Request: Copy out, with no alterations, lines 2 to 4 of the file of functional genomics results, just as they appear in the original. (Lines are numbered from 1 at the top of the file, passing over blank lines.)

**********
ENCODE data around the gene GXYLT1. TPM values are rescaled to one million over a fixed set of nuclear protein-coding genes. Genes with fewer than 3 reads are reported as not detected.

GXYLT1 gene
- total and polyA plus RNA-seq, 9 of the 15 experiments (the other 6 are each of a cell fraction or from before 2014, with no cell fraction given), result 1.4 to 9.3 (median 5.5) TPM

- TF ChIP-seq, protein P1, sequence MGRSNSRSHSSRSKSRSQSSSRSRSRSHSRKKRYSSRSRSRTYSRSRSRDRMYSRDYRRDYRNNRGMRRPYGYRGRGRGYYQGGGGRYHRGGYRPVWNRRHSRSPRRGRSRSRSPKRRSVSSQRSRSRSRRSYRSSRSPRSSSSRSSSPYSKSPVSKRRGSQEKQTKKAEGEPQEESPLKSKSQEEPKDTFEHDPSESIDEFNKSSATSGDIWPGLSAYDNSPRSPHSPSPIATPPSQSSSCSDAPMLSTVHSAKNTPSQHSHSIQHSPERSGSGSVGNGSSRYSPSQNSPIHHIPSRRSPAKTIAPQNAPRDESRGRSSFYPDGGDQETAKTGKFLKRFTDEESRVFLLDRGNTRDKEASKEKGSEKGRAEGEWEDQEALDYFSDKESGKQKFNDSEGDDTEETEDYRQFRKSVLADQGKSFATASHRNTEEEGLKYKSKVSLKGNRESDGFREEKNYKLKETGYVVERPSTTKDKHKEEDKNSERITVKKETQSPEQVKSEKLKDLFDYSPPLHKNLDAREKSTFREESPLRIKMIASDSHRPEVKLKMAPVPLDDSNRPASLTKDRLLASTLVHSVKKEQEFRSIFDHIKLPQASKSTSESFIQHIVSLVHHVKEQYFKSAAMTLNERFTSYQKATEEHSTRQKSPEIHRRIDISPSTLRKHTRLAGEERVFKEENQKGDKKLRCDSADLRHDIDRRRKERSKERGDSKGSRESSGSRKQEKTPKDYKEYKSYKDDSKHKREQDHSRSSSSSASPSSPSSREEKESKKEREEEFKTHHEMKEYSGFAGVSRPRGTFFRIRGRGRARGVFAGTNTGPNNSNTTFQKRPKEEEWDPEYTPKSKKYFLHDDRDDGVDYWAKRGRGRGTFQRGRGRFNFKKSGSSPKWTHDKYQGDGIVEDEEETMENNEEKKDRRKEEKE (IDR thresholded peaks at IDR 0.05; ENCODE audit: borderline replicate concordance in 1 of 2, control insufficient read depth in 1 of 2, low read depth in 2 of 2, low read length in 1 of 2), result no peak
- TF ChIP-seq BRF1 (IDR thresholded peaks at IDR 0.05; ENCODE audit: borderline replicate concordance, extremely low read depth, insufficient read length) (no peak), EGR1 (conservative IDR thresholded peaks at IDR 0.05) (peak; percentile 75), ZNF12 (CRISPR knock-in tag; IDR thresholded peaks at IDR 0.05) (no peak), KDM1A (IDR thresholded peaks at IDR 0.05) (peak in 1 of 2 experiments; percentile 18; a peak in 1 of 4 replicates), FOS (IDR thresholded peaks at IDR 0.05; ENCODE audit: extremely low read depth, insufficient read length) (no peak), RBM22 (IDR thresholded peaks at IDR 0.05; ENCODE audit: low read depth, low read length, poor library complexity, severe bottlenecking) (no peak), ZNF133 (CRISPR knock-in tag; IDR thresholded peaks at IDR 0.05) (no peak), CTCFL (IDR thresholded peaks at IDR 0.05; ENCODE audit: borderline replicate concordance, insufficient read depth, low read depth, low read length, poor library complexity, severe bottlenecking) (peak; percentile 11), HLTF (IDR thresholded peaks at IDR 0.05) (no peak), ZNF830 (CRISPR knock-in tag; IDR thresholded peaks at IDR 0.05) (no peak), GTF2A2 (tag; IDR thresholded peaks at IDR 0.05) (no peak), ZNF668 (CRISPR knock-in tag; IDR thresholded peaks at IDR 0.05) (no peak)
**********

GXYLT1 gene
- total and polyA plus RNA-seq, 9 of the 15 experiments (the other 6 are each of a cell fraction or from before 2014, with no cell fraction given), result 1.4 to 9.3 (median 5.5) TPM

- TF ChIP-seq, protein P1, sequence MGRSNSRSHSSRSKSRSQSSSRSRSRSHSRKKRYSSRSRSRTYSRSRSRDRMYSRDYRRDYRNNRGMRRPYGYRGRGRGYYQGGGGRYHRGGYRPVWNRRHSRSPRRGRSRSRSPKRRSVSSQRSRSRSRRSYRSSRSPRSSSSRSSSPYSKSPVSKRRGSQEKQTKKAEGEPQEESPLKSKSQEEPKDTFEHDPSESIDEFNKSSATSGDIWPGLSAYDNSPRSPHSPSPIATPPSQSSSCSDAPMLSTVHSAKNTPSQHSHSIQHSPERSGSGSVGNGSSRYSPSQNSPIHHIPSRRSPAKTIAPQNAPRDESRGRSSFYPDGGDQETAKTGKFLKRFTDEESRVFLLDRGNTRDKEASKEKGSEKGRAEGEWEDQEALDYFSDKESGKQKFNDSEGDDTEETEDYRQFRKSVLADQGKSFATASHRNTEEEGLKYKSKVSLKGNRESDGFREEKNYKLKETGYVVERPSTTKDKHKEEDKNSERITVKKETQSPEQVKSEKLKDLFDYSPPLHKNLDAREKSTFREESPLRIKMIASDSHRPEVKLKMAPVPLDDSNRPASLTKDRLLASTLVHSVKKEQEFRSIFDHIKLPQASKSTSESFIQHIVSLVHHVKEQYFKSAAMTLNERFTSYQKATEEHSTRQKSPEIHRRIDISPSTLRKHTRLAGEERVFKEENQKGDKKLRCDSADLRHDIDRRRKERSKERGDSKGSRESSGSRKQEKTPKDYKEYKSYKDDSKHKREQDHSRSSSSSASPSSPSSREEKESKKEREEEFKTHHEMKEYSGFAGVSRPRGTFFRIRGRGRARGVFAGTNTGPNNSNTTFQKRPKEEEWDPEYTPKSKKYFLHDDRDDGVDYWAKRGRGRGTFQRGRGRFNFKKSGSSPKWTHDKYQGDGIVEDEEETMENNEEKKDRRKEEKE (IDR thresholded peaks at IDR 0.05; ENCODE audit: borderline replicate concordance in 1 of 2, control insufficient read depth in 1 of 2, low read depth in 2 of 2, low read length in 1 of 2), result no peak